Google claims breakthrough in blazingly fast computing

SAN FRANCISCO — Google announced Wednesday it has achieved a breakthrough in quantum computing, saying it has developed an experimental processor that took just minutes to complete a calculation that would take the world’s best supercomputer thousands of years.

The feat could open the door someday to machines so blazingly fast that they could revolutionize such tasks as finding new medicines, developing vastly smarter artificial intelligence systems and, most ominously, cracking the encryption that protects some of the world’s most closely guarded secrets.

Such practical uses are still probably decades away, scientists said. But the latest findings, published in the scientific journal Nature, show that “quantum speedup is achievable in a real-world system and is not precluded by any hidden physical laws,” the researchers wrote.

Big tech companies including Microsoft, IBM and Intel are avidly pursuing quantum computing, a new and somewhat bewildering technology for vastly sped-up information processing.

While conventional computing relies on bits, or pieces of data that bear either a one or zero, quantum computing employs quantum bits, or qubits, that contain values of one and zero simultaneously.

But quantum computing requires placing the fragile and volatile qubits in colder-than-outer-space-refrigerators to control them.

Google’s quantum processor looks like an upside-down garbage can, out of which comes a series of tubes used to conduct signals to a chip. The whole thing is stored in a cool chamber to protect the chip.

Google said that its quantum processor, called Sycamore, finished a calculation in 3 minutes, 20 seconds — and that it would take the world’s fastest supercomputer 10,000 years to do the same thing.

The calculation was a random sampling problem, similar to looking at the various combinations that could come from dice or a gambling machine. It has little practical value, other than to test how well the processor works.

“The more interesting milestone will be a useful application,” said Chris Monroe, a University of Maryland physicist who is also the founder of quantum startup IonQ.

Google’s findings, however, faced pushback from other industry researchers. A version of Google’s paper leaked online last month.

IBM took issue with Google’s claim that it had achieved “quantum supremacy,” or the point when a quantum computer can perform a calculation that a traditional computer can’t complete within its lifetime.

IBM researchers said that its IBM-developed supercomputer, called Summit, could actually do the calculation in 2.5 days.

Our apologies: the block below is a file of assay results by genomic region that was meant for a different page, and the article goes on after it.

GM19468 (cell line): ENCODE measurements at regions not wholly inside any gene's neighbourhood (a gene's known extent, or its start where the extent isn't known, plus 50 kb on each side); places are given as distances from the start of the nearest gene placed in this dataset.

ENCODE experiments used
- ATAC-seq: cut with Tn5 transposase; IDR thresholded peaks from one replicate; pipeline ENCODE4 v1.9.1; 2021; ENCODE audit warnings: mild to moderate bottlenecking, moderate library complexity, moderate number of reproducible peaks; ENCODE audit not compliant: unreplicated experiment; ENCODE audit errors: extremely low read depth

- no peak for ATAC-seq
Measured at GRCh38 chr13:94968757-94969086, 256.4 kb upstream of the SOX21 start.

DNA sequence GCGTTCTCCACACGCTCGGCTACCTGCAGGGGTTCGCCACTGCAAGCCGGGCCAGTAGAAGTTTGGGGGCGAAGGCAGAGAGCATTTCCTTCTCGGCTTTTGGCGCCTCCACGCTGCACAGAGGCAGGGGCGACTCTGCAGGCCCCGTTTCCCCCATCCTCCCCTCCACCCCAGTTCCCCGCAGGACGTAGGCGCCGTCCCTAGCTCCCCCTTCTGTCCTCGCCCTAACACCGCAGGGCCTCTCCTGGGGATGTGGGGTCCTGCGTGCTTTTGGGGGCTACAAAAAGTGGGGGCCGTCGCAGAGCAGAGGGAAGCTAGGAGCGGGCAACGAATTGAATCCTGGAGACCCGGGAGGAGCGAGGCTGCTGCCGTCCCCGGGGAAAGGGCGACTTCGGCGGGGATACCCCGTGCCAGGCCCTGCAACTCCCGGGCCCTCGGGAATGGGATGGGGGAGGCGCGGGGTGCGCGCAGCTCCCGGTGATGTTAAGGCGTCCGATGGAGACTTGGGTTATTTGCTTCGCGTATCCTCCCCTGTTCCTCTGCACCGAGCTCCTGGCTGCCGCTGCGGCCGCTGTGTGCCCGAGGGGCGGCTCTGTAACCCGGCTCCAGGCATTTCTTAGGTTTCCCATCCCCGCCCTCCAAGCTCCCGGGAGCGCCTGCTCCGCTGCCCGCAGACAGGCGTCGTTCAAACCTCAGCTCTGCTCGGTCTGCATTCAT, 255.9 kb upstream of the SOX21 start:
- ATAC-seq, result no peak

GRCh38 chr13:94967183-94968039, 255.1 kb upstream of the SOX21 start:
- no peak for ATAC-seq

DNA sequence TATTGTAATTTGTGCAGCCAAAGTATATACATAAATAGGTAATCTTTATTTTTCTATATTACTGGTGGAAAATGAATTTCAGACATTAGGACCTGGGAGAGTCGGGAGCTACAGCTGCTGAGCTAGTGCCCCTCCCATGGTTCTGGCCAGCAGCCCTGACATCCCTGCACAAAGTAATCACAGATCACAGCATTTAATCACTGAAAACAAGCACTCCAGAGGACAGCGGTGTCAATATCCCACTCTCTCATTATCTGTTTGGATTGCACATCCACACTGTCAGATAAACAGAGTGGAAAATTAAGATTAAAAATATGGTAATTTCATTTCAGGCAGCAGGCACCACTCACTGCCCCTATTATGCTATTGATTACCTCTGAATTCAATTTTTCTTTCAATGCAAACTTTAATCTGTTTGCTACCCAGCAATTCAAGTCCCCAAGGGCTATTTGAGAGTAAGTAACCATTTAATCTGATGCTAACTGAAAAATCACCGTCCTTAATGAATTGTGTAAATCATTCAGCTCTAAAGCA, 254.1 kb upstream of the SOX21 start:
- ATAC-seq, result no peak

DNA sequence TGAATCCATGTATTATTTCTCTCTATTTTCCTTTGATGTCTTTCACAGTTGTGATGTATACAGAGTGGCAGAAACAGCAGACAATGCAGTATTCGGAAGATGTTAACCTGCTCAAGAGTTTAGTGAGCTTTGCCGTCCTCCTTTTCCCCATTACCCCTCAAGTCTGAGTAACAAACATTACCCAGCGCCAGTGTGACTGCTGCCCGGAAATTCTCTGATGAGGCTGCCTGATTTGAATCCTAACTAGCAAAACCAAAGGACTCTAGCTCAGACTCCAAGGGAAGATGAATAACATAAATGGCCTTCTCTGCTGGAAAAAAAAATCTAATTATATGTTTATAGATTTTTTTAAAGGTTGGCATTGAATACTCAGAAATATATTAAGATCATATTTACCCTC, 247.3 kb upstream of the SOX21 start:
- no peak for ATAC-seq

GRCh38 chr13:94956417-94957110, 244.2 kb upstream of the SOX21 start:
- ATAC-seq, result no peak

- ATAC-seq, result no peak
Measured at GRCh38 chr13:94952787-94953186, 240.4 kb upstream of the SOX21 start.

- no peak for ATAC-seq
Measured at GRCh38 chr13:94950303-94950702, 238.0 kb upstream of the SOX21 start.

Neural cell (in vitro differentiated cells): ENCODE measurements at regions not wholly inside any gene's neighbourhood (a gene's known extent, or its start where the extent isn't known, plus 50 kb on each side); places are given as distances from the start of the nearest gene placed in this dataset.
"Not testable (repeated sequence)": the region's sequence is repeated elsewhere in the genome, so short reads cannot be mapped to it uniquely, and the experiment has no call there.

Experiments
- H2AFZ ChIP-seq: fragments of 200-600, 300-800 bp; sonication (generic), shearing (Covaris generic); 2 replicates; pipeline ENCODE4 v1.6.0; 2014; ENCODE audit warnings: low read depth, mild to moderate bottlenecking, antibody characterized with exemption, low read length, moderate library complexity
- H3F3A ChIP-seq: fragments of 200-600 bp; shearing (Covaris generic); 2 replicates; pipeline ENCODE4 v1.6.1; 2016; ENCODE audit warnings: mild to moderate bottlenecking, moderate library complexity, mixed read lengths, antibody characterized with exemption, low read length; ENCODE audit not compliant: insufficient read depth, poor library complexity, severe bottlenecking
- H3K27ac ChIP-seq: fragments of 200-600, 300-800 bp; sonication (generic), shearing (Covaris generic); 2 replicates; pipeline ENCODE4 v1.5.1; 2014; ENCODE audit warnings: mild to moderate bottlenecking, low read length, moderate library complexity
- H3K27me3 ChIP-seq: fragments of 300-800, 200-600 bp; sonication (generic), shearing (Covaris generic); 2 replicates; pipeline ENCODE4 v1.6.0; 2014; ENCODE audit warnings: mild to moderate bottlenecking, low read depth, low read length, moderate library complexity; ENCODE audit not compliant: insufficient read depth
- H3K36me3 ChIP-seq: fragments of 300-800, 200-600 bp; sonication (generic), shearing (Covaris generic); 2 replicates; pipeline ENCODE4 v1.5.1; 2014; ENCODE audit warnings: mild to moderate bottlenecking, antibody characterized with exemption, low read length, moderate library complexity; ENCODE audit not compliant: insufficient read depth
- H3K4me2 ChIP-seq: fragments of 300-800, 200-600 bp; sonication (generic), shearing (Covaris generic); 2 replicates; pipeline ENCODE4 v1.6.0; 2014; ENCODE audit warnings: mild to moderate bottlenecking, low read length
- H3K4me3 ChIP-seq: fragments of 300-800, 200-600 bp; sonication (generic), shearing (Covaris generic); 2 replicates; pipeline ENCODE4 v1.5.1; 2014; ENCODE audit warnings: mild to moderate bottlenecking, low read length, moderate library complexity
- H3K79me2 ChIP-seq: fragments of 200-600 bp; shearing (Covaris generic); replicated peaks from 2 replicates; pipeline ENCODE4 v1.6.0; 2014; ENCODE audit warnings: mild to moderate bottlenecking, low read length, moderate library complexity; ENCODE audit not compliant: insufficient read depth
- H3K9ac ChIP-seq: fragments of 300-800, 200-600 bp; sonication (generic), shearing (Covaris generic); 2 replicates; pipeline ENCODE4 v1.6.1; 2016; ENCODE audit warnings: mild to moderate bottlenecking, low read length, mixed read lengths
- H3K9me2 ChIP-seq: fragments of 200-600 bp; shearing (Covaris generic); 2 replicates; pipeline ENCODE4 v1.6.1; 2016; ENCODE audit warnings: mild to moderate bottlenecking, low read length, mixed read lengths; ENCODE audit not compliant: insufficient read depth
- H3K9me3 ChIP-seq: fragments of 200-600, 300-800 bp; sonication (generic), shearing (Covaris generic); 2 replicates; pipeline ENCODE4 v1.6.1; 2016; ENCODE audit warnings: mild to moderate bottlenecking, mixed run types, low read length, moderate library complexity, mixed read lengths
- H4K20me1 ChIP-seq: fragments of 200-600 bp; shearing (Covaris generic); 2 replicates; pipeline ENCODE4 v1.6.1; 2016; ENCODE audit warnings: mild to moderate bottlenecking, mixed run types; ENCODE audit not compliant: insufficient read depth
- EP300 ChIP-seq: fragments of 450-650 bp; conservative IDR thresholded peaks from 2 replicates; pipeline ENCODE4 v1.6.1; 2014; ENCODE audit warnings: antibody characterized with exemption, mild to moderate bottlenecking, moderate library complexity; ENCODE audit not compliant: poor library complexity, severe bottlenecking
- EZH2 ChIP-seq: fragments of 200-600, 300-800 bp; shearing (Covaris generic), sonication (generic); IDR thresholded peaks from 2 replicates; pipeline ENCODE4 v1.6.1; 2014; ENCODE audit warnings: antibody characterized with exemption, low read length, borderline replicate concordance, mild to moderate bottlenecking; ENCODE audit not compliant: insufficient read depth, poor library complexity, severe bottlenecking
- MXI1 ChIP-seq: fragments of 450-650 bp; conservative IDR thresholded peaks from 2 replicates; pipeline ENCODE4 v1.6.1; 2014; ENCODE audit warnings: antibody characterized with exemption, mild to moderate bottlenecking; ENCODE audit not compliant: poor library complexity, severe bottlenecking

Google disputed IBM’s claims.

Whether or not Google achieved “quantum supremacy,” the research suggests the field is maturing.

“The quantum supremacy milestone allegedly achieved by Google is a pivotal step in the quest for practical quantum computers,” John Preskill, the Caltech professor who coined the term “quantum supremacy,” wrote in a column after the paper was leaked.

It means quantum computing research can enter a new stage, he wrote, though a significant effect on society “may still be decades away.”

One feared outcome — though experts said it is a long way off — is a computer powerful enough to break today’s best cryptography.

Quantum computers might also one day lead to the development of better artificial intelligence systems to guide financial portfolios, crop yields or transportation routes.

The promise of such applications has attracted interest from the U.S., China and other governments. President Donald Trump last year signed a measure to spend more than $1.2 billion over five years for quantum research across the federal government.

Get local stories you won't find anywhere else right to your inbox.
Sign up here

Just Posted

RCMP investigate possible drowning at Pigeon Lake: Man and woman found dead on shore

Bodies recovered from Pigeon Lake’s northeastern shores.

Red Deer Region Highland Dancing Association to participate in national dance-a-thon

Central Albertan dancers have missed performing during the COVID-19 pandemic, says the… Continue reading

Maskwacis teen charged in 10-year-old boy’s death

The RCMP Major Crimes Unit have laid a manslaughter charge against a 13-year-old boy from Maskwacis.

Still no mandatory masks in Red Deer

While a growing number of Alberta communities have made masks mandatory, the… Continue reading

Cast your votes for Best of Red Deer

The Advocate’s Best of Red Deer Readers’ Choice Awards are back. Community… Continue reading

69 salmonella cases in B.C. linked to red onions, province’s CDC says

VANCOUVER — The BC Centre for Disease Control is warning people in… Continue reading

Puncher’s chance: Fighting is up during unique NHL playoffs

The Toronto Maple Leafs’ season was hanging by a thread from one… Continue reading

Quebec festivals organizers look to innovate as restrictions loosened

Montreal has been having its quietest summer in recent memory, as COVID-19… Continue reading

COVID-19 outbreaks over in federal prisons, staff preparing for ‘new normal’

COVID-19 outbreaks in Canada’s federal prisons have been declared over, and staff… Continue reading

Canada to match donations to Lebanon relief

OTTAWA — The federal government will match all individual donations from Canadians… Continue reading

Protests in Beirut amid public fury over massive blast

BEIRUT — Police fired tear gas and clashed with demonstrators in Lebanon’s… Continue reading

Most Read